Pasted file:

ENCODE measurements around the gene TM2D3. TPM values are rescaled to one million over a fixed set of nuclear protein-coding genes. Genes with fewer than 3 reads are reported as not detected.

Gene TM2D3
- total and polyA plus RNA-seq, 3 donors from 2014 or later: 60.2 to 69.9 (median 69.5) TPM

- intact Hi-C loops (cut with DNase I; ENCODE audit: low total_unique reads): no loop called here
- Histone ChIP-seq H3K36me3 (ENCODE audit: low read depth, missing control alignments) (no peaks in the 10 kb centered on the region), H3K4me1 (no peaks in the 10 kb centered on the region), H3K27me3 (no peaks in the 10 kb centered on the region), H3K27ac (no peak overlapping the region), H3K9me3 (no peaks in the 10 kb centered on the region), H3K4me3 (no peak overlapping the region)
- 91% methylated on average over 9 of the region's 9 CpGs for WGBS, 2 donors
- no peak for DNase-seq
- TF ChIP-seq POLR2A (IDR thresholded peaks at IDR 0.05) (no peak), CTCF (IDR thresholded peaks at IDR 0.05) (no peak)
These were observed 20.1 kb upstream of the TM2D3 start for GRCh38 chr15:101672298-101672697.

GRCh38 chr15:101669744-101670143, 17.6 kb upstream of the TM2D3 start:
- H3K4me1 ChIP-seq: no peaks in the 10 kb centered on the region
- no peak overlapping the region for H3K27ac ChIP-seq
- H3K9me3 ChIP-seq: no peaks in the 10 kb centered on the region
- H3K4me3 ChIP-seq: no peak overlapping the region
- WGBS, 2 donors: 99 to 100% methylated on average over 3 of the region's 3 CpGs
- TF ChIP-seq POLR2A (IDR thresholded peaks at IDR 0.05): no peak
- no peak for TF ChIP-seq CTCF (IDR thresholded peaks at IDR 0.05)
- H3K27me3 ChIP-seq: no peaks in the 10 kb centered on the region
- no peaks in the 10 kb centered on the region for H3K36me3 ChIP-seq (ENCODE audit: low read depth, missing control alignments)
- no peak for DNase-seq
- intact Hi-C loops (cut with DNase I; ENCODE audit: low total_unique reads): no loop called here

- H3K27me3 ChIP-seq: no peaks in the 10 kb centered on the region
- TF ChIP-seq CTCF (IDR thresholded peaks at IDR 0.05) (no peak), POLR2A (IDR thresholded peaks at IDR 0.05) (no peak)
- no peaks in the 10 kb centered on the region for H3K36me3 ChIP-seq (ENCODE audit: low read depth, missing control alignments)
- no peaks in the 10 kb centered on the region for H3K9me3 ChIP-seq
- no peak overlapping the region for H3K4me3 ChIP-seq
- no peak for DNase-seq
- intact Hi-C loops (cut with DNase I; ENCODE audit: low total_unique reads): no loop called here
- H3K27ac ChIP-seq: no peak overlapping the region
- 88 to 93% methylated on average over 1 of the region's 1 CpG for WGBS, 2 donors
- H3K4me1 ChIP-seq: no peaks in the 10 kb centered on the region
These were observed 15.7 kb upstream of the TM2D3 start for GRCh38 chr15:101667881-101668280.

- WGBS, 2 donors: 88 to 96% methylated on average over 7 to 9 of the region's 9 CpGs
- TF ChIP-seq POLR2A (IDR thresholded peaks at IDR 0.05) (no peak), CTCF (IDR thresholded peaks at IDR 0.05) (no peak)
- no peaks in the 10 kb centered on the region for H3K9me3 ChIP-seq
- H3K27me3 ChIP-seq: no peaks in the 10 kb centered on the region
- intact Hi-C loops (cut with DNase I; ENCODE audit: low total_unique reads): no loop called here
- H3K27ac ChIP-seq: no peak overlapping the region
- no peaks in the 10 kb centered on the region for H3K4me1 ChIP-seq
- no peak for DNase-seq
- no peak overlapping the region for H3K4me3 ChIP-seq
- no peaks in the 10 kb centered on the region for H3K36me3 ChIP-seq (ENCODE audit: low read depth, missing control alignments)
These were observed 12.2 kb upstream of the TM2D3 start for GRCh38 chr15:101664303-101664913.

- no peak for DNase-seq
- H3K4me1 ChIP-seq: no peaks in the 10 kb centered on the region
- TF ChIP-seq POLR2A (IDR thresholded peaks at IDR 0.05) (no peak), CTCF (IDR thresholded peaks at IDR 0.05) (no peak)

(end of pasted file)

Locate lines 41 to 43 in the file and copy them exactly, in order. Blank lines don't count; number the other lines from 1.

- no peak overlapping the region for H3K4me3 ChIP-seq
- no peaks in the 10 kb centered on the region for H3K36me3 ChIP-seq (ENCODE audit: low read depth, missing control alignments)
These were observed 12.2 kb upstream of the TM2D3 start for GRCh38 chr15:101664303-101664913.